VLAN on Canopy for Dummies

(I am moving my post to the general discussion, as advised)

I have searched the forums, and found links to guides that no longer exist. I have read the manual pp 169-170, pp 249-252, and pp 282-285. But I am still confused. The VLAN concept is familiar to me: append an ID and devices with the same ID are in the same VLAN. But how does Canopy really work?


  • I do not understand the Management ID. What is this, and why do I get locked out locally if this is changed?

  • Can the front-end of the SM be on a separate VLAN from the backend (wireless port vs ethernet)?

  • I want to be able to get to the user interface locally (a tech support person) and on the admin network. But the tech does not want to carry around a switch capable of VLAN. How do I get around this?

  • I want SMs available on the network by admins. This seems possible with a VLAN.

  • I want the SMs isolated. While this could be done with VLAN, it sounds like it is easier to use SM isolation on the AP. However, one or two SMs should be able to to get into everyone’s SMs (tech support).

  • Almost all the APs are connected via CMMs, but one links to an SM with a sync cable. How would this work?

  • I have Redline, Dragonwave, Memorylink, Last Mile Gear, (and something else) products used for backhauls that I want on the VLAN. I do not see VLAN configuration for each of these devices. What are my options (throw them on a switch, can the CMM handle it, etc)?


Thank you for assistance. A link to a good guide would be very helpful. I realize this is all probably basic, but I am not getting how to properly create VLANs that accommodate the ethernet vs wireless ports on these devices.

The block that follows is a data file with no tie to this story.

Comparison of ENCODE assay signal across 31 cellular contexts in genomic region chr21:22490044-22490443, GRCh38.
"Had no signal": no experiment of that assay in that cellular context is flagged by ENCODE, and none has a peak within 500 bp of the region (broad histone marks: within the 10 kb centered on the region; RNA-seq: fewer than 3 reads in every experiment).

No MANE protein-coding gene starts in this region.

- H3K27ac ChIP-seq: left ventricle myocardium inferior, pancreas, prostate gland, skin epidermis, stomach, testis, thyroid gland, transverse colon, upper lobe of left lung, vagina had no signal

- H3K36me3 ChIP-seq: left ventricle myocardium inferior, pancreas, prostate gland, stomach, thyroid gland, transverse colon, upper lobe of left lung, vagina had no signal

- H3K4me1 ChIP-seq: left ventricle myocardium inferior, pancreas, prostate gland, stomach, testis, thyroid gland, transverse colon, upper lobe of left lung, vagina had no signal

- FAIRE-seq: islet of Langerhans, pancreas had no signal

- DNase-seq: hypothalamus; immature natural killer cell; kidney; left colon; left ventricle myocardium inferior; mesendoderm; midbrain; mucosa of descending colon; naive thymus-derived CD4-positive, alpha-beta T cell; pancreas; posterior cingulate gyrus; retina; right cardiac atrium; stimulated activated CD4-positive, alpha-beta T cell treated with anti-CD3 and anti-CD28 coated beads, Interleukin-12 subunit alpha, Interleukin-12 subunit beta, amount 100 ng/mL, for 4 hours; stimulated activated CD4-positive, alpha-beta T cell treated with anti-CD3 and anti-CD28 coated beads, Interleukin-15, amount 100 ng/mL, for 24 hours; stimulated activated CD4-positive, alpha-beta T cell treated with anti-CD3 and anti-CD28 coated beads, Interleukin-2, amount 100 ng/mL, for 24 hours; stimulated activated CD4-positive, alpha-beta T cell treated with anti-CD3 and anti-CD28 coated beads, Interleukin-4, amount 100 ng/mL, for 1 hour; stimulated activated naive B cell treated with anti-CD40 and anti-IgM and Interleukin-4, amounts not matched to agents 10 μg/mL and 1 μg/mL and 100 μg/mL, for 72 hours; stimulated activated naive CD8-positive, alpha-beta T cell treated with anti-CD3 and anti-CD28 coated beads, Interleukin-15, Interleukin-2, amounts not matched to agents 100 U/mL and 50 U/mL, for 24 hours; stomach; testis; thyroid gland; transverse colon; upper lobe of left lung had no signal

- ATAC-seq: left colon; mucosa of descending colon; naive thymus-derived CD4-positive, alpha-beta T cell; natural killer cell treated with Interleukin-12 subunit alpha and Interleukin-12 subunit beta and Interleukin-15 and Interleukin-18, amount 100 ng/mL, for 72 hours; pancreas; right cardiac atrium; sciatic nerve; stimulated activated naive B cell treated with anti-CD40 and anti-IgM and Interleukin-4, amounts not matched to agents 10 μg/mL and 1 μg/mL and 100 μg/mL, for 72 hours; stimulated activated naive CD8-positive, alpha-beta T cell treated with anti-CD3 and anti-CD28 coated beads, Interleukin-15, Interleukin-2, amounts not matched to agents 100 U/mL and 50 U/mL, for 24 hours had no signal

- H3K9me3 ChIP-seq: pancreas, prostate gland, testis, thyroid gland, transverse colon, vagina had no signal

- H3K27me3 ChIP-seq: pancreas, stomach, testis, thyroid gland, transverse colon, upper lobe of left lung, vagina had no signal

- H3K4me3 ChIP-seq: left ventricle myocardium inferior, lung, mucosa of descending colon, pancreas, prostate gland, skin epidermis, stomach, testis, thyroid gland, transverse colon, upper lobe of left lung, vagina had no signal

The Canopy manual assumes a certain level of working knowledge with VLANs. To bring you up to speed, try these:

- http://www.firewall.cx/networking-topic … works.html
- http://www.techhead.co.uk/introduction-to-cisco-vlans

eanderson wrote:
I do not understand the Management ID. What is this, and why do I get locked out locally if this is changed?

This is short for the Management VLAN ID. When an SM is in Bridged mode, the management interface will only respond on this VLAN. To access it you must send frames tagged with the appropriate VLAN on either the wired or wireless interfaces.

eanderson wrote:
Can the front-end of the SM be on a separate VLAN from the backend (wireless port vs ethernet)?

Sort of, depending on your scenario. The primary use of VLANs on Canopy is to separate management traffic from customer traffic. This assumes that your management access is somewhere from your office. This being so, the wireless interface is a trunk that carries multiple VLANs, and generally you set one of the VLANs to go to management, and the other VLAN to go to the ethernet port. The other mode of operation is in NAT mode. In software versions 10.something and higher, you can have the external NAT on a separate VLAN from the management on the wireless side. There is no VLAN on the wired port since the Layer 2 broadcast domain gets terminated locally.

eanderson wrote:
I want to be able to get to the user interface locally (a tech support person) and on the admin network. But the tech does not want to carry around a switch capable of VLAN. How do I get around this?

The most common answer among WISPs is to run NAT mode. Otherwise, exactly how you do this will depend on whether or not you use Prizm/BAM to push VLAN configuration. In our network, with Prizm, the VLAN settings are only active on an SM if it’s linked to an AP. Repairs where the SM doesn’t link are pretty straightforward. For other times we give our techs a VPN to connect back to the office and access the SM like that. If you were to manually configure VLANs in every SM, the tech would need to carry a VLAN-capable switch, have a NIC that supports VLAN tagging (some Broadcom, nVidia, and definitely Intel Pro NICs), or use the factory reset plug.

eanderson wrote:
I want SMs available on the network by admins. This seems possible with a VLAN.

VLANs are not required for office access and are not always the answer to everything. What is the problem you are trying to solve?

eanderson wrote:
I want the SMs isolated. While this could be done with VLAN, it sounds like it is easier to use SM isolation on the AP. However, one or two SMs should be able to to get into everyone’s SMs (tech support).